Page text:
Recent arrests of journalists in Türkiye / Turkey, including Tolga Şardan, Cengiz Erdinç and Dinçer Gökçe, have drawn sharp criticism from international community. These detentions have raised concerns about the country’s ongoing crackdown on media freedom.
Tolga Şardan, a columnist for the independent news website T24 (https://t24.com.tr/), was detained on 1 November 2023 charges of spreading false information regarding a report. Tolga Şardan asked, “What is in the ‘judicial report’ submitted by MİT (SEEMO note: MIT – Turkish Intelligence Organization) to the Presidency?” After Şardan’s arrest, police searched his home, and a court in Ankara, Türkiye / Turkey ordered his detention pending trial. He was arrested according to the Article 217/A of the Turkish Penal Code.
Dinçer Gökçe, a reporter at the government critical channel Halk TV (https://halktv.com.tr/), was also detained on 1 November 2023 but later released under judicial control measures.
In another case, journalist Cengiz Erdinç who is contributing for Kısa Dalga (https://kisadalga.net/) was detained on 2 November 2023 for allegedly spreading false information. Also Erdinç was released on condition of judicial control.
These arrests signal an alarming trend in Türkiye / Turkey approach to press freedom. The country’s disinformation law, which introduced prison sentences for spreading false information about security, public order, and public health, has been widely criticized as a tool to stifle journalism and silence dissent.
On 8 November 2023 the country’s Constitutional Court is set to hear a case seeking to annul the disinformation law. The law proposed by President Tayyip Erdogan was adopted by Turkey’s parliament on 13 October 2022. According to the law journalists and social media users could be sent to jail for up to three years for spreading “disinformation”. According to the law social media platforms are responsible liable for the content posted by their users,
The law criminalize people for “publicly disseminating misleading information” . The changes add a clause to Article 217 under the section on “Offences against Public Peace”. The addition of the crime of “disseminate misleading information to the public” is with article 217/A to article 217 of the Turkish Penal Code – connected to Article 29. This is a change of the part of the Turkish Penal Code dated 26/9/2004 and numbered 5237, following article 217.
With no explanation what is ”untrue information”, the law is saying:
“Disseminate misleading information to the public. ARTICLE 217/A
(1) Any person who publicly disseminates untrue information concerning the internal and external security, public order and public health of the country with the sole intention of creating anxiety, fear or panic among the public, and in a manner likely to disturb public peace, shall be sentenced to imprisonment from one year to three years..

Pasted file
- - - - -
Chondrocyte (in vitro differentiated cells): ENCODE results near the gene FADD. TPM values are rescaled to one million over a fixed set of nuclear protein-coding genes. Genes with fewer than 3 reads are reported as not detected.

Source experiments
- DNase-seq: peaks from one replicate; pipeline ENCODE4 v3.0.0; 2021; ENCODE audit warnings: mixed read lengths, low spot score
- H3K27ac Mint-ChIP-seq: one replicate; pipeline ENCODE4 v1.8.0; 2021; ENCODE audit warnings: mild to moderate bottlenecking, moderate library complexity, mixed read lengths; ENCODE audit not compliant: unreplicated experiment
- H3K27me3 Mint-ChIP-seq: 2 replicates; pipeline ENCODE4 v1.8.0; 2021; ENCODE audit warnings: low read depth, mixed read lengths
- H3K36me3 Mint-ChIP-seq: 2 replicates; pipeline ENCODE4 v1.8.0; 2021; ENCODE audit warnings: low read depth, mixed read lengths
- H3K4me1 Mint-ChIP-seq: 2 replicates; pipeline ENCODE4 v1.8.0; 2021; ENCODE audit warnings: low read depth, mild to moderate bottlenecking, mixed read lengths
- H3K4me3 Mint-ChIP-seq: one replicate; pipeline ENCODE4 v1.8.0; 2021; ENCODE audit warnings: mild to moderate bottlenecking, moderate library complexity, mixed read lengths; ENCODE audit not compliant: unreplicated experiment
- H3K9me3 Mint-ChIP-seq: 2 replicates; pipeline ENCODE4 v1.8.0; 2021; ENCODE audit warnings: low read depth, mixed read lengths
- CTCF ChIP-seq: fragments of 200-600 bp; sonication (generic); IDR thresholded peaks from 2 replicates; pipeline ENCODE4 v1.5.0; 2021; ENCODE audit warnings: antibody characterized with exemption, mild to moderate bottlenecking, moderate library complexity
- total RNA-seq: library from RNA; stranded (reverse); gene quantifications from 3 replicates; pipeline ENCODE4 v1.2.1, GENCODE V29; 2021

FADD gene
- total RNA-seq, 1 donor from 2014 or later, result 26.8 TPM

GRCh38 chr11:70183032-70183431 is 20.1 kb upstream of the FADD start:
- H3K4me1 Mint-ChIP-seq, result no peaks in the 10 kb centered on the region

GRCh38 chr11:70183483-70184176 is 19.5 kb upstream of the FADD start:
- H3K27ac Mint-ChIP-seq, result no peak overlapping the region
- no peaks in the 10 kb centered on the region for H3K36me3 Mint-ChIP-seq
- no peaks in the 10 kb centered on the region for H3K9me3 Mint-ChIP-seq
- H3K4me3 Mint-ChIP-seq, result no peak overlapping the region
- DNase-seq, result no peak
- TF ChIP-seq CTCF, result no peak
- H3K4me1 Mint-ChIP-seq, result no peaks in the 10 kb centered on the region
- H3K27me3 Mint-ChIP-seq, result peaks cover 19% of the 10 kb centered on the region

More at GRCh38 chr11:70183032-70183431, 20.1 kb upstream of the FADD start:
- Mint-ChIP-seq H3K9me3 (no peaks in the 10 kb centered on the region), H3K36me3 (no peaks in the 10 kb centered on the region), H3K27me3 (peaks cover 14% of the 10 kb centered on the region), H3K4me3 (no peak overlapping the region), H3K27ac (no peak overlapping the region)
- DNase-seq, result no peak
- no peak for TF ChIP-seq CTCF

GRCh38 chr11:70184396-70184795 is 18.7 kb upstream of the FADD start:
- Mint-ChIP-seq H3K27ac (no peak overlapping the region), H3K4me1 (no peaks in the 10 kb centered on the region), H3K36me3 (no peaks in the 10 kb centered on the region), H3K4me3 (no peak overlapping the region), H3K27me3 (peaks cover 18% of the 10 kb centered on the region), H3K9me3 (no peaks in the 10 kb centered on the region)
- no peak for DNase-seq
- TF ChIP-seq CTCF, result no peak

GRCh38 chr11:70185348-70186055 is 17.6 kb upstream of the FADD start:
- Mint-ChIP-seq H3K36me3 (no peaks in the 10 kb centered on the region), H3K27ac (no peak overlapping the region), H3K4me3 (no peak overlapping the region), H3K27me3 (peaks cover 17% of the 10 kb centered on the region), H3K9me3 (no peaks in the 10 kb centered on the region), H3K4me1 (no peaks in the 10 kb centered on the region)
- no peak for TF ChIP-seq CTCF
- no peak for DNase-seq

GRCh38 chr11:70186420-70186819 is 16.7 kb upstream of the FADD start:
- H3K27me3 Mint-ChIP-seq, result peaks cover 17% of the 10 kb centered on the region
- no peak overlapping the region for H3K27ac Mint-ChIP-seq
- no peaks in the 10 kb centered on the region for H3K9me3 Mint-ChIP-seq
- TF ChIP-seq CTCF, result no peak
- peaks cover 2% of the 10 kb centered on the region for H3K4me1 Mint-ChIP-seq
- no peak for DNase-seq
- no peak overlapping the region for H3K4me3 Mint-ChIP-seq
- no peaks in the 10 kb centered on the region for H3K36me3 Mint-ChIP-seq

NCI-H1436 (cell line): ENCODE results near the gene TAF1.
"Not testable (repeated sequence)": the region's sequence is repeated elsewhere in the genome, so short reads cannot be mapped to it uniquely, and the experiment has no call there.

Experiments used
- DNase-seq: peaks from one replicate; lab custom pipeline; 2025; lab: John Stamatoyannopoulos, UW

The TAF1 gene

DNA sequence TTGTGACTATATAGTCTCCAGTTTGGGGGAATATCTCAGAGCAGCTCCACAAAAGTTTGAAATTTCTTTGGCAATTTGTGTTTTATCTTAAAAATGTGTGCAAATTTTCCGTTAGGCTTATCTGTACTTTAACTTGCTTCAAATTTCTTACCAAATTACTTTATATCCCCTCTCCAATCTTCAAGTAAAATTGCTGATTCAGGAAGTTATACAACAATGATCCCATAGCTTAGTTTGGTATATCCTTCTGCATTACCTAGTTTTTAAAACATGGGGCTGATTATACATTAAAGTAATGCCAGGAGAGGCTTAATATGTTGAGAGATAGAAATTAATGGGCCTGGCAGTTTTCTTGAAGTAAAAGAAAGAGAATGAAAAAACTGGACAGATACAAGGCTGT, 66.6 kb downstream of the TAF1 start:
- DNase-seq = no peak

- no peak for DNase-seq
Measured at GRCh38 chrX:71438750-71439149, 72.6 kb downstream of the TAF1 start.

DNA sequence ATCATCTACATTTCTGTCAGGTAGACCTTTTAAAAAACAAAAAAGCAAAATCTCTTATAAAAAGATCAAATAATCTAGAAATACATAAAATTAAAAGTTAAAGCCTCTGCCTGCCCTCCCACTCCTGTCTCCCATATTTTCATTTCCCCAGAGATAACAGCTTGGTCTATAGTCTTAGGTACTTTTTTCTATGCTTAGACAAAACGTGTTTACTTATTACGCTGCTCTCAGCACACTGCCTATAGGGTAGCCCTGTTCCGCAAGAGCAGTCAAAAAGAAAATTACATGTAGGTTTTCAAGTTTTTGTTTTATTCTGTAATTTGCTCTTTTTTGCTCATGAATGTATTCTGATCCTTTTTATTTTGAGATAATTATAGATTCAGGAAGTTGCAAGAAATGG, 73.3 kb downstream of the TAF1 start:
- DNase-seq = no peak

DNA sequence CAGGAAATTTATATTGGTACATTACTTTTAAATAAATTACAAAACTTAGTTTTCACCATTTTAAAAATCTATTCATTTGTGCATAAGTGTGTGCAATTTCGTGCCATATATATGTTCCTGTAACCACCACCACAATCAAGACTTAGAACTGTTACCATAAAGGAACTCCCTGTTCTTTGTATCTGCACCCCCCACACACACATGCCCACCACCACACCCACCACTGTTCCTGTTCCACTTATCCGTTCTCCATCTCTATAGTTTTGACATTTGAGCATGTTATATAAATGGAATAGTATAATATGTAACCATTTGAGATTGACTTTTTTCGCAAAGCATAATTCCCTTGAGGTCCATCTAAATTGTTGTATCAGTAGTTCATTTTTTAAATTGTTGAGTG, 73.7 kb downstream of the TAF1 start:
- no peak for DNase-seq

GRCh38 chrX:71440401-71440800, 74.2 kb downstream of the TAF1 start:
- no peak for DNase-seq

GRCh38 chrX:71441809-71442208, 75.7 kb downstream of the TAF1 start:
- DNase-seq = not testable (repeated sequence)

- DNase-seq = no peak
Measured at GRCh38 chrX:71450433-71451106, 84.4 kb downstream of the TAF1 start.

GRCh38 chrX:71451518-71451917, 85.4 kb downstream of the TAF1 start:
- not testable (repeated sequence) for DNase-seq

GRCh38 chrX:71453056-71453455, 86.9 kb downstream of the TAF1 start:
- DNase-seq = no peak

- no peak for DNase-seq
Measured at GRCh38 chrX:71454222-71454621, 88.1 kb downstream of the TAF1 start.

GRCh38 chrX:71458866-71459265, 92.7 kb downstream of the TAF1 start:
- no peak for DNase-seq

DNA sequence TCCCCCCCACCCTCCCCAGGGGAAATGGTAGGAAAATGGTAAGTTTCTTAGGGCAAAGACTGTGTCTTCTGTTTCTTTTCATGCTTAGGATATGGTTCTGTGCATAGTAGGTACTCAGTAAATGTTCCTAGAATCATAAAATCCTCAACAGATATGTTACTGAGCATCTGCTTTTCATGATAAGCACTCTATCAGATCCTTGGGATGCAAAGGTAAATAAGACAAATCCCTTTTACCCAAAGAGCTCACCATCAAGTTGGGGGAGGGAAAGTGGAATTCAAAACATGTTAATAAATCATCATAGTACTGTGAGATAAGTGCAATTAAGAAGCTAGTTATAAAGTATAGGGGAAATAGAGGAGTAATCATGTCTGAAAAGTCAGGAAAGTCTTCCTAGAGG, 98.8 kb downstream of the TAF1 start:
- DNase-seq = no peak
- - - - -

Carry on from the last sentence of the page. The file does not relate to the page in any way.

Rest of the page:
(2) If the offence is committed by concealing the true identity of the perpetrator or within the framework of an organisation’s activities, the punishment mentioned above is increased by one-half ”
The South East Europe Media Organisaton (SEEMO) stands in solidarity with Turkish journalists who continue to courageously follow the truth. SEEMO will monitor cases to the disinformation law closely. Press freedom is a fundamental pillar of democracy, and these arrests undermine that foundation. For SEEMO the disinformation law has chilling effect and increased self-censorship.
South East Europe Media Organisation (SEEMO) is a regional non-governmental, non-profit network of editors, media executives and leading journalists in Southeast, South, East and Central Europe. SEEMO members are in Albania, Armenia, Azerbaijan, Belarus, Bosnia-Herzegovina, Bulgaria, Croatia, Cyprus, Czech Republic, Estonia, Georgia, Greece, Hungary, Kazakhstan, Kosovo, Kyrgyzstan, Latvia, Lithuania, Malta, Moldova (with the territory of Transdnestria), Montenegro, North Macedonia, Poland, Romania, Russia, Serbia, Slovakia, Slovenia, Tajikistan, Turkmenistan, Türkiye / Turkey, Ukraine and Uzbekistan. Austria, Italy, Vatican and San Marino have a special status in SEEMO. SEEMO has over 3000 individual members, and additional media as corporate members.
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